May 2008 | Author Jan Rupnick

Originally published in Living Well Magazine

The author of “stealing Time: Steve Case, Jerry Levin, and the Collapse of AOL Time Warner,” describes this month’s Senior Profile as an aging flower child. Steve Heins is an activist to the core. He’s challenged corporate giants and won. At 63 years-old, he’s found a new cause to take on.

A Major in Poetry leads to Wall Street

Born in Lamar, Colo., Heins moved to Oshkosh, Wis., in 1960 when his dad opened up the first series of truck stop restaurants in the state. After studying American poetry at Columbia University, Heins managed a couple of truck stop restaurants and later opened his own French restaurant in New York, NY.

“Food service is a very hard industry and a tough business,” says Heins. “I really had no passion for it so I changed career directions and began working in business brokerage and commercial real estate.”

In 1995, Heins made another career change working on Wall-Street, but not as a broker, but in marketing and communications.

“I never realized that you could get paid to write well and communicate with others. I just knew I didn’t want to be a stock jockey,” says Heins.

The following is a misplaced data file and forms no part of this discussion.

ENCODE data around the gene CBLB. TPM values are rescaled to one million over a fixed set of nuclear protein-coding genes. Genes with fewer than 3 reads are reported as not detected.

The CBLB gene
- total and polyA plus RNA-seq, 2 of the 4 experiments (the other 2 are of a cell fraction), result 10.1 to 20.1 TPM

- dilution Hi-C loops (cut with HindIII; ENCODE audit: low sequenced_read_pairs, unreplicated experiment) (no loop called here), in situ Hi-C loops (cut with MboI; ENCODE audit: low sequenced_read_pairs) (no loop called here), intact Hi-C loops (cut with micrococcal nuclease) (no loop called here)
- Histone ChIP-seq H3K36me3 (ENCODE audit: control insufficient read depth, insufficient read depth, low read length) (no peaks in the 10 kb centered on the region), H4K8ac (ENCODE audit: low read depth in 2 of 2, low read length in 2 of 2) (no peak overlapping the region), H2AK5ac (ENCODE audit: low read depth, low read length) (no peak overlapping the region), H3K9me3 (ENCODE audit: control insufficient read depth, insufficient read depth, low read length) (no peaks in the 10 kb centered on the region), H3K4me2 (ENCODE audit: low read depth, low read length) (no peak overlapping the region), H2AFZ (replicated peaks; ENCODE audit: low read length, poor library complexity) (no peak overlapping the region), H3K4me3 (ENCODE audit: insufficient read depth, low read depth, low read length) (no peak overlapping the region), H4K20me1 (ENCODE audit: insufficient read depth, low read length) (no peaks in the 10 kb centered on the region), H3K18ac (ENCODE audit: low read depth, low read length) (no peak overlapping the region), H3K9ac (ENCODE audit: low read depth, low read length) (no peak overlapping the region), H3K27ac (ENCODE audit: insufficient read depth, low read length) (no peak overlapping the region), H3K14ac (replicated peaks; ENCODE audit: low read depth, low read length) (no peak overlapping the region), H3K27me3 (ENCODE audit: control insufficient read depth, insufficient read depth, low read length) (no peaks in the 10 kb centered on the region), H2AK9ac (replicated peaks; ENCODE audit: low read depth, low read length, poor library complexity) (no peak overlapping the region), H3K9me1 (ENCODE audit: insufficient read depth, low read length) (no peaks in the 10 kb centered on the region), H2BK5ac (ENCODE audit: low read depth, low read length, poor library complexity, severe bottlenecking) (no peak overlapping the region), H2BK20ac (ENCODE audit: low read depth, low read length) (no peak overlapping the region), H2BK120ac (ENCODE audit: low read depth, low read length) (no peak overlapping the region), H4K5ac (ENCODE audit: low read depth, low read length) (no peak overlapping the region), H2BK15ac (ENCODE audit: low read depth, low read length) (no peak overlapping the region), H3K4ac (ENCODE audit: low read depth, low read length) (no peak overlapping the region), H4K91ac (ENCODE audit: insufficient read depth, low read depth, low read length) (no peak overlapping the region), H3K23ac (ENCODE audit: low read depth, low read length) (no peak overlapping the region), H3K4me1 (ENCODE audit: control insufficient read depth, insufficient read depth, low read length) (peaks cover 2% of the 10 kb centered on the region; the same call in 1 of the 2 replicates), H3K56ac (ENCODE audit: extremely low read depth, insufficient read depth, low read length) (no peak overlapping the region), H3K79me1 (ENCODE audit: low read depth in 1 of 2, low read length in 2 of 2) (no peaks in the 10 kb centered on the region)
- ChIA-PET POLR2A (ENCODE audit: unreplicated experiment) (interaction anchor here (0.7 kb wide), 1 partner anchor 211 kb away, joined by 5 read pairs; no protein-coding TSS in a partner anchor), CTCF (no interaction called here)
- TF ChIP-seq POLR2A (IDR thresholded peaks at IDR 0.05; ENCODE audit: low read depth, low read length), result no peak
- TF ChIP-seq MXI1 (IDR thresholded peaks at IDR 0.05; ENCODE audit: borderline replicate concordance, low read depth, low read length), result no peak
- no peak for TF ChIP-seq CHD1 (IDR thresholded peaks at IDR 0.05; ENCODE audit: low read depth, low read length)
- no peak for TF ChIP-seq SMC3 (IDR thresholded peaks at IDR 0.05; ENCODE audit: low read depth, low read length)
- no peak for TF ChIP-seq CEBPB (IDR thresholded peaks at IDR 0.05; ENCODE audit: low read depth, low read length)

Going home to take on Goliath

In the late 90s, Heins made the decision to leave Wall-Street and New York behind returning to Oshkosh. This decision would lead him to influence changes in one of the largest media/telecommunications mergers in history.

Joining the team at NorthNet LLC, a small Internet service provider, as the company’s Director of Communication and Marketing, Heins got involved with all the issues in Internet and broadband technology. Because it was still an immerging market, Heins saw an opportunity for the small Oshkosh company to become a major voice within the industry.

“A lot of rules were being written on governing the Internet and communications companies. It was an opportunity for us to get involved in the debate and make an impact on how the laws were focused,” says Heins.

Then in January 2000, there would be an announcement that would not only change the media/telecommunications industry, but put Heins and NorthNet on the front lines of a nationwide industry battle.

AOL and Time Warner announced plans to merge in early 2000. As part of that merger, the companies guaranteed that they would open access to Time Warner’s cable-television network. For small internet service providers this meant a whole new playing field for providing their customers with a better product.

After a few months of trying unsuccessfully to find out how to gain access to the Time Warner lines, Heins finally got the information he was looking for. After reviewing the access agreement Time Warner sent him, Heins wasn’t so sure he wanted to sign the deal. According to the book “Stealing Time: Steve Case, Jerry Levin, and the Collapse of AOL Time Warner”. Heins got a friend at another internet service provider to fill out the application.  When the term sheet came back from Time Warner, what Heins found was anything but open access. The company demanded 75 percent of a providers revenue, as well as 25 percent of the company’s revenue from other sources including advertising and other electronic commerce fees and much more.